Last week I found myself on two expert panels at a conference in Utica. It was Utica’s first Community Wealth Building Conference and I was talking about social enterprise, benefit corporations, and what it means to look for values-aligned impact investors. It made sense. I’ve given a TED Talk on grassroots entrepreneurship. Good People is a New York benefit corporation, working on B Corp certification, and absolutely dedicated to our social mission. After years of coaching folks on seeking impact investors to support craft food and beverage startups and local entrepreneurship, I am actually on the other side looking for values-aligned money myself.
The irony is that going into the conference, I really had no idea what “Community Wealth Building” actually meant.
Well, I do now and it has brought new clarity around Good People’s social mission. If you’ve been following us, you know that we describe the three pillars of our mission as energy efficiency, community, and human potential. Energy efficiency is pretty obvious, since we sell an energy efficiency product for optimizing fan-based HVAC systems. I’ve always described community in terms of our sense of place in Central New York and giving back. And human potential is about helping our team and the people we touch to be lifelong learners, live their best lives, and aspire to more. The crazy thing is that I really felt like community wealth building might just be the focus of all of these things.
Community Wealth Building Defined
Community Wealth Building is generally described as a new economic development model that is focused around local ownership and cultivating distributed assets that are developed from the resources already available within a given place or community. It embraces many of the grassroots concepts that I find so appealing about small business entrepreneurship, like starting where you are, using a sense of purpose to bring together a team, and paying it forward with your employees and community.
But then it looks at some of the structural choices that communities can make to foster participative economic development, like keeping capital local with community-based lending institutions, employee ownership and democratic business governance models, and focusing on local anchor institutions and the impact of keeping their spending local. Sustainability also has a big place in the model, because stewarding local resources, increasing energy independence, and reducing waste all contribute to the goal of vibrant and resilient local economies.
Before I muddle this too much with my own discursive thinking, let me share something from Jessica Rose’s keynote and the framework of the Democracy Collaborative:
7 Key Drivers to Community Wealth Building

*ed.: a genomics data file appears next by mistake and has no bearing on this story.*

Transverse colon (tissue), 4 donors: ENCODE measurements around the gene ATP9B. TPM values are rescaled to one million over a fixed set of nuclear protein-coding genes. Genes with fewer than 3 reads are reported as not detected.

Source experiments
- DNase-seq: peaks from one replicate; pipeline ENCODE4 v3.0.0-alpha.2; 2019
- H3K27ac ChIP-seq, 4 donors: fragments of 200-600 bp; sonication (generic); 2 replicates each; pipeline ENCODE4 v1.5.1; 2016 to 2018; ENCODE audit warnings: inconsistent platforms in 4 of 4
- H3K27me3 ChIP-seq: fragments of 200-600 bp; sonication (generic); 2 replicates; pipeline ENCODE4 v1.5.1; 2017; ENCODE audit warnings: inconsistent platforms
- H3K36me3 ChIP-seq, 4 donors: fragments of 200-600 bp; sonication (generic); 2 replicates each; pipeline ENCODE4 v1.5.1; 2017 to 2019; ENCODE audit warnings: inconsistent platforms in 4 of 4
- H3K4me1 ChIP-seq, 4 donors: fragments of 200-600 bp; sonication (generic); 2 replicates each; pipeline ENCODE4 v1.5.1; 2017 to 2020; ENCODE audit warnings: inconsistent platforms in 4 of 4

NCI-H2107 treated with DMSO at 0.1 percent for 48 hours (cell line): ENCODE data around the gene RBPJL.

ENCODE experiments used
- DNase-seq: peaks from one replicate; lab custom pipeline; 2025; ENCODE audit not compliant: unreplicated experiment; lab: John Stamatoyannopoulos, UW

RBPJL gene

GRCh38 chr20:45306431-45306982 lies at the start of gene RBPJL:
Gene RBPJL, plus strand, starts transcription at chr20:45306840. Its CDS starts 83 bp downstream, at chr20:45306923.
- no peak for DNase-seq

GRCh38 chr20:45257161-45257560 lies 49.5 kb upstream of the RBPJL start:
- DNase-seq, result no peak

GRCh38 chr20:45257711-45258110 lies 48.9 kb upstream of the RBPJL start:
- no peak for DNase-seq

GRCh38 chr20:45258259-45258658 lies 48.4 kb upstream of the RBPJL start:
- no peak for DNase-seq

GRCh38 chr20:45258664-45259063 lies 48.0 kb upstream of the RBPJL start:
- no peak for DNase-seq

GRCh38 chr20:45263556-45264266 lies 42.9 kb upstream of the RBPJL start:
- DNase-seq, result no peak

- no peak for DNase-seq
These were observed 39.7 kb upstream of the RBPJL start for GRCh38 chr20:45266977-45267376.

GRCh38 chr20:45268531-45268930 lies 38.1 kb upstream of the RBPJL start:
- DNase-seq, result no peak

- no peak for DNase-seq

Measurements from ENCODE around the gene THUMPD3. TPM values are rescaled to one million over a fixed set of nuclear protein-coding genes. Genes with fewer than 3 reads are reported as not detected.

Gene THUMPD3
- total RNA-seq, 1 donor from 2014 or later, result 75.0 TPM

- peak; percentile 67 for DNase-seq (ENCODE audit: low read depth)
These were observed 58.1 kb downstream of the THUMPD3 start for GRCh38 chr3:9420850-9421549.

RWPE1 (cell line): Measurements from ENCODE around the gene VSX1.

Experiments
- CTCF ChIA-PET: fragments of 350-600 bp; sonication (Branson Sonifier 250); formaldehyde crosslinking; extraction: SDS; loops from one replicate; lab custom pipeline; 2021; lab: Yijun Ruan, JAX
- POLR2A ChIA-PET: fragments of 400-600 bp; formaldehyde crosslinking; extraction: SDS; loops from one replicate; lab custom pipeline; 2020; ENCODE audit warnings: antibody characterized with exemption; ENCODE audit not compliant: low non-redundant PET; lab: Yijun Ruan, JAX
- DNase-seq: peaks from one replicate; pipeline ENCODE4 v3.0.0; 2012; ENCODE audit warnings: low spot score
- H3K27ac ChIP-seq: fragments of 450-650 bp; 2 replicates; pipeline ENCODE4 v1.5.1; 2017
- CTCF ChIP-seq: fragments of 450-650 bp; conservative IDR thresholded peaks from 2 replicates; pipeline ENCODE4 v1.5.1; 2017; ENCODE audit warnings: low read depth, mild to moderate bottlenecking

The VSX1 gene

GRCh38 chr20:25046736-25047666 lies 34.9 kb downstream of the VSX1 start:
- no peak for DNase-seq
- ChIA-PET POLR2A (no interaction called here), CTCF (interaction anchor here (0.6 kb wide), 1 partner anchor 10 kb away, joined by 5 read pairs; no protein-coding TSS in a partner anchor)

Place: Develop under-utilized local assets of many finds, for benefit of local residents
Ownership: Promotes local, broad-based ownership as the foundation of a thriving local economy
Multipliers: Encourages institutional buy-local strategies to keep money circulating locally
Collaboration: Brings many players to the table, nonprofits, philanthropy, anchors, and cities (and I would add entrepreneurs)
Inclusion: Aims to create inclusive, living wage jobs that help all families enjoy economic security
Workforce: Links training to employment and focuses on jobs for those with barriers to employment
System: Develops Institutions and supportive ecosystems to create a new normal of economic activity
One comment from the conference that I really liked was that it isn’t about creating an alternate economy, it’s about getting people to participate better in the one we already have.
Good People Build Community Wealth
Holy crap! Good People is really about Community Wealth Building. Our place is Central New York and our underutilized resources are the great manufacturers and people in Upstate. Our goal is employee participation and ownership and we would love to support participative ownership in our suppliers and partners. Multipliers is why we are focused on helping New York State meet the 20% building energy reduction by 2020 goal. From contract manufacturing to energy consultants to installers to finance and incentives, collaboration is what it is all about. We are including disabled folks in our supply chain, looking for opportunities in affordable housing and community-based energy-efficiency, and committed to a diverse team that shares in our prosperity. We are all about training and talent development.
OK, so we aren’t developing institutions, but we hope we will be part of the supportive ecosystem in Utica and beyond.
Thanks to CNY Citizen Action for putting this thing together. I’m really looking forward to following-up with many of the people we met and getting something going in Utica. One of my favorite things I learned about was Namaste Solar, a workers coop started in Denver, Colorado that is Colorado’s #1 solar installer with over 100 employees. And they are a B Corp too.
It was an inspiring event and reinforced for me that we are on the right path, uniting entrepreneurship with participative economics and inclusive prosperity. Exciting stuff.